What is ESMA doing with collected data? EMIR, SFTR, MIFIR Data Quality Report Sheds Answers
For those in the transaction reporting business, one of the highlights of regulatory information is ESMA’s annual data quality report. Starting with just EMIR in 2021, the report expanded to include analysis of SFTR last year, with MIFIR information being added this time around.
In the EMIR, SFTR, MIFIR Data Quality Report released two weeks ago (link), ESMA provided an update of what their analysis revealed as well as describe their “new strategic approach” for how they monitor and share the information with NCAs. ESMA explained that to improve efficiency and standardize how data is reviewed, they have created a dashboard system that monitors 19 indicators. The dashboards are then made available to NCAs for them to keep breast of overall statistics as well as provide benchmarking to figures when reviewing data from individual submitting firms.
The indicators cover under/over reporting, inconsistent reporting and incomplete reporting. It also reviews for late submissions, anomalies in data and lack of clarity between counterparties. Understanding what these indicators are and how regulators are reviewing information, allows firms to have a better grasp of how to monitor their own submissions for potential issues.
According to ESMA, since the first release of the first data quality report in 2021 (more on this report), they have seen an improvement of data quality of the submissions. They attributed this to a combined effort of NCAs making firms aware of issues as well as companies putting in place better processes to monitor their submissions.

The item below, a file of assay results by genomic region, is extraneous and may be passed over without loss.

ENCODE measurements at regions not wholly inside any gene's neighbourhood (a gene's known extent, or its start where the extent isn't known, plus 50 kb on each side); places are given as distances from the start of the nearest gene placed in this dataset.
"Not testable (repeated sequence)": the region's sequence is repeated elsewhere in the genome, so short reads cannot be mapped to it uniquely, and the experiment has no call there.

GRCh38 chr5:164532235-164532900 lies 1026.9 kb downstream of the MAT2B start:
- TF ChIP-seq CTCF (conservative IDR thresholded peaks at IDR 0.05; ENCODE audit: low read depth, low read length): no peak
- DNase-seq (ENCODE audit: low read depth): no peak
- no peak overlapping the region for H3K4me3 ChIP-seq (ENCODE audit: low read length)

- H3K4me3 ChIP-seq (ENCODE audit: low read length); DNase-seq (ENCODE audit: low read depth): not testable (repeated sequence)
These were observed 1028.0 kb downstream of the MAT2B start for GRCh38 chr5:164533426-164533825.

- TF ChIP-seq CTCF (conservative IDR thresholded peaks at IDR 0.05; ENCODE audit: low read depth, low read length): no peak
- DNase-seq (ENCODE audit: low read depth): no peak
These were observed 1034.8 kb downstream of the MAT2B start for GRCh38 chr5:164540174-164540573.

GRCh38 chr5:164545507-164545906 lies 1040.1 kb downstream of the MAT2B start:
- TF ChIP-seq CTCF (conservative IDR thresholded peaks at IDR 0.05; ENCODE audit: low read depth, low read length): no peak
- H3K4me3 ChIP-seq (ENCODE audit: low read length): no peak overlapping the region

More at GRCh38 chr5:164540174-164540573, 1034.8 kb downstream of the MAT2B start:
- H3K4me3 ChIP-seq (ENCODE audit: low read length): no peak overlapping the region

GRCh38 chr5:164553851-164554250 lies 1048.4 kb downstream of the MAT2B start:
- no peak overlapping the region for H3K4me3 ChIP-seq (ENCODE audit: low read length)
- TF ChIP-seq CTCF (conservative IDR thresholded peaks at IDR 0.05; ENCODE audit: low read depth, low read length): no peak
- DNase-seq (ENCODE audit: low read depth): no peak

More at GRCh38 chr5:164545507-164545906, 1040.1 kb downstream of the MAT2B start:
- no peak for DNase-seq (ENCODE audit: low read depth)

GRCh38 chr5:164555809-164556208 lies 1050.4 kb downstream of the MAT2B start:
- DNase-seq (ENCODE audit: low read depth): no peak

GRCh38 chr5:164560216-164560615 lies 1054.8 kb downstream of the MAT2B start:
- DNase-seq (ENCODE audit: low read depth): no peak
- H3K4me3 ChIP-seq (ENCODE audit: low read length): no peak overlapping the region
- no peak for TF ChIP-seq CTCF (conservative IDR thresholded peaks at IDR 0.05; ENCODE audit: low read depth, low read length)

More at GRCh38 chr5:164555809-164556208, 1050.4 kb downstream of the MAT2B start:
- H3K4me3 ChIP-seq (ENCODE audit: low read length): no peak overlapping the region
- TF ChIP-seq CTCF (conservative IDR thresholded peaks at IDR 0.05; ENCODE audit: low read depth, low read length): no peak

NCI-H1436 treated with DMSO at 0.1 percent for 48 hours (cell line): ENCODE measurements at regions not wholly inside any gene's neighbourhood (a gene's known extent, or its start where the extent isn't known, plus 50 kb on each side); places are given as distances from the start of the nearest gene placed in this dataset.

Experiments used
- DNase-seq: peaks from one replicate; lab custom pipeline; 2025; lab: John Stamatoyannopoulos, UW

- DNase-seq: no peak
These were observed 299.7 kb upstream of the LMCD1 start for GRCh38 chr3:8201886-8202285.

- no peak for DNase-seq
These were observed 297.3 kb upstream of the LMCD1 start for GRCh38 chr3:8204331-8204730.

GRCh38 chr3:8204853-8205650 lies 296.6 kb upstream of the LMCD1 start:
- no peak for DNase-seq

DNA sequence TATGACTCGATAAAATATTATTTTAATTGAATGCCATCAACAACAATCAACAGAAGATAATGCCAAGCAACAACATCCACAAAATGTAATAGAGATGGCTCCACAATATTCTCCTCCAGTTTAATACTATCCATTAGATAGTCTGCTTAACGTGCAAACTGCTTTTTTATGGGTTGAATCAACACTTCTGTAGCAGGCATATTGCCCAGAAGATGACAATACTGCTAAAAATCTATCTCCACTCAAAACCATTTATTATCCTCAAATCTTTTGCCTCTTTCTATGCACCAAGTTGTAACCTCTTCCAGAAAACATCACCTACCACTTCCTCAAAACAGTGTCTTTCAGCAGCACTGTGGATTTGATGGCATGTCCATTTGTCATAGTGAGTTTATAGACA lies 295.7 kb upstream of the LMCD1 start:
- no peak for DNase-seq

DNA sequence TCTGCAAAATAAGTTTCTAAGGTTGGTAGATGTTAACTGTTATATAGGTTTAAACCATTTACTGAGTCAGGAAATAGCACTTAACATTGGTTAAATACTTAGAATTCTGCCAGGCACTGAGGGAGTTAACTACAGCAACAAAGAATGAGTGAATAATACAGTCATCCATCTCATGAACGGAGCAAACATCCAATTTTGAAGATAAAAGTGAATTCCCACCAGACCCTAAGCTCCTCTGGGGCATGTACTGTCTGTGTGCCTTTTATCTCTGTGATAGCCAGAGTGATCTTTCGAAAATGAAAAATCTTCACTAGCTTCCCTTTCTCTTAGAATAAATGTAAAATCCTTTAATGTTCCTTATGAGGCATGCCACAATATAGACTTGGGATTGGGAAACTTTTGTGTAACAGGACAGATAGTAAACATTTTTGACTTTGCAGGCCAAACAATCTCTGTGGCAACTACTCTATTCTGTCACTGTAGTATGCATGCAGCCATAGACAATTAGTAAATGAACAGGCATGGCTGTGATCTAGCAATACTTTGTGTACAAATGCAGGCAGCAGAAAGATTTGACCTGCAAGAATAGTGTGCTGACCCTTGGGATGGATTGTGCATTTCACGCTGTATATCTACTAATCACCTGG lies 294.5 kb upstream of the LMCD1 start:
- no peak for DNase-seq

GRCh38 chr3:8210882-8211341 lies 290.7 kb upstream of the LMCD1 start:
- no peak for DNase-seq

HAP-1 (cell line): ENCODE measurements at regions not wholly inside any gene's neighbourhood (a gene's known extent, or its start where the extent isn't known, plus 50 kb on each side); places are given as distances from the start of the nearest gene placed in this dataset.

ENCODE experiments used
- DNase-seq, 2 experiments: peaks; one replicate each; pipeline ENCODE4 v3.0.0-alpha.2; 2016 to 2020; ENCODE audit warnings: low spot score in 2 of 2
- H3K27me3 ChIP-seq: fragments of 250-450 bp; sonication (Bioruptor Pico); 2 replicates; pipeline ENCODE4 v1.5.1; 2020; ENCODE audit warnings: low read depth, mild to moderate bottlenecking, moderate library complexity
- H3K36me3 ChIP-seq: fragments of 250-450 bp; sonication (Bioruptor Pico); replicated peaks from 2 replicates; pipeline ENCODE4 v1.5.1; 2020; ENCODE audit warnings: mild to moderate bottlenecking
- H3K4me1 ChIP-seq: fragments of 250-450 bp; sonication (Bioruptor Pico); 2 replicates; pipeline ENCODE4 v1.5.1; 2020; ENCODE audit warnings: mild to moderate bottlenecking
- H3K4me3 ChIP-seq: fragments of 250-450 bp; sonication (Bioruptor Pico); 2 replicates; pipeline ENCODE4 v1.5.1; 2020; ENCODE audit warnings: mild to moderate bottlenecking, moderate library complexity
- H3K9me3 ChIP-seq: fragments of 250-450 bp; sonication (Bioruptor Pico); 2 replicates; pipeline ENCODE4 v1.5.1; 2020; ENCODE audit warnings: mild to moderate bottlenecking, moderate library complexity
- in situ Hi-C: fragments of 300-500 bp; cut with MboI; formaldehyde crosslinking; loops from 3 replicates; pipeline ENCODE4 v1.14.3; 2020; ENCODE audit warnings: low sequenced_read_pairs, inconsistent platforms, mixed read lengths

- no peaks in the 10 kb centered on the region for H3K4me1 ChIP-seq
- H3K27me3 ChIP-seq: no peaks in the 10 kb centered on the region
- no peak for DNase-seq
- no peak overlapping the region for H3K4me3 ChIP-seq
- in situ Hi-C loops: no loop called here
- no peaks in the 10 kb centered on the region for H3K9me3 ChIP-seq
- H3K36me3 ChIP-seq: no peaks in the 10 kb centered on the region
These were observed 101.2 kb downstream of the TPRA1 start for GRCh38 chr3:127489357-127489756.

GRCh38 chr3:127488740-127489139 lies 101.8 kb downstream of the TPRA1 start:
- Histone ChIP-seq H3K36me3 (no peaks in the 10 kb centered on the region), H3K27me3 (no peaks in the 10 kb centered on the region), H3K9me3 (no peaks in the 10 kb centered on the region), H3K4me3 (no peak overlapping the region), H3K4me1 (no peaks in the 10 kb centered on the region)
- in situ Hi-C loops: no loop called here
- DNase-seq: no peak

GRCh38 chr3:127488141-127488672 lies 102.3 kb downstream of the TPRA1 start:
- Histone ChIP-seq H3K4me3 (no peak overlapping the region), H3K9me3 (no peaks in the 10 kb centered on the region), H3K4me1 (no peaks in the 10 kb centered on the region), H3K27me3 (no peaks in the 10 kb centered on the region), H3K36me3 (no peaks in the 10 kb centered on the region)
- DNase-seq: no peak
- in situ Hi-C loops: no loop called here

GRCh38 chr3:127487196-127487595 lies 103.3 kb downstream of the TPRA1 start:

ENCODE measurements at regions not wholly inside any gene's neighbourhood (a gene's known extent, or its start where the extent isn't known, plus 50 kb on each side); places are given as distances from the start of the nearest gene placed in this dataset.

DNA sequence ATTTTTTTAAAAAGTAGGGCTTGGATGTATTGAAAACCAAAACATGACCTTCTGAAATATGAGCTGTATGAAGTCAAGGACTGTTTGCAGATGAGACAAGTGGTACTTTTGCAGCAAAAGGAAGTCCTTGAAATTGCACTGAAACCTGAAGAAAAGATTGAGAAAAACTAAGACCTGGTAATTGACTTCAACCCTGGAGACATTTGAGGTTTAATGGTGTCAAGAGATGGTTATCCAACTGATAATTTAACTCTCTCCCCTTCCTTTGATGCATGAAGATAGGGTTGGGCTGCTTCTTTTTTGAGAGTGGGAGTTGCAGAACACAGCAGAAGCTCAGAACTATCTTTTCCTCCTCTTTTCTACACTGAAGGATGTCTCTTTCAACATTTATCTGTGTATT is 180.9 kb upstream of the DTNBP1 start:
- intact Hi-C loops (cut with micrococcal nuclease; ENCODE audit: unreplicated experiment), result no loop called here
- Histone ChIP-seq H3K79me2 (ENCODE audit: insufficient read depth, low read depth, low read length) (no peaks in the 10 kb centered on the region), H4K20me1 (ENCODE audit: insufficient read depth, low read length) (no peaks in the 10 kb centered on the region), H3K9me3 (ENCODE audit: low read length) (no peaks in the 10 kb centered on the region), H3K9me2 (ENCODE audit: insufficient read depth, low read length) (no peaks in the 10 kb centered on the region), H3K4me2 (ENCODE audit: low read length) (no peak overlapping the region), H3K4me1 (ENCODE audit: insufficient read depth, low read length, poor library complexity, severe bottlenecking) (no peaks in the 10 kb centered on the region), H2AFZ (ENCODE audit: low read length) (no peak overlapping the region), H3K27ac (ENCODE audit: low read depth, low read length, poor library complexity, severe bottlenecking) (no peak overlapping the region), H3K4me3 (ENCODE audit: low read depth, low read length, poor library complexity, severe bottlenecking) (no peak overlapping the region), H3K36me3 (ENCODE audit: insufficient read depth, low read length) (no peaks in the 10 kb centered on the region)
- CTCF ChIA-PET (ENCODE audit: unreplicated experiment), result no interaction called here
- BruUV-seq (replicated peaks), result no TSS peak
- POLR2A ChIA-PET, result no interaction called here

Key EMIR/SFTR findings covered by ESMA
Differences in reported trades/positions between counterparties: One of ESMA’s checks covers the number of reported trades and positions between counterparties. The gaps are due primarily to cases where one firm isn’t reporting their side of the trade, a position that was terminated by one send remains open by the other counterparty and differences where of whether firms are reporting in Position versus Trade level. ESMA displayed that there were positive trends in the data as differences in reported trades that peaked at 26.1% in September 2021 had fallen throughout 2022 and reached comfortably below 20% (see chart).
Alignment of reported data between counterparties was also highlighted in ESMA’s Final Report of their REFIT Guidelines. The paper requires firms to unify their approach to reporting open trades in one of the Position or Trade Level format. Also, ESMA described how the trade state reports (TSR) and post submission pairing and matching information provided by trade repositories (TRs) can be used to reconcile breaks and spot data problems (more on this subject here).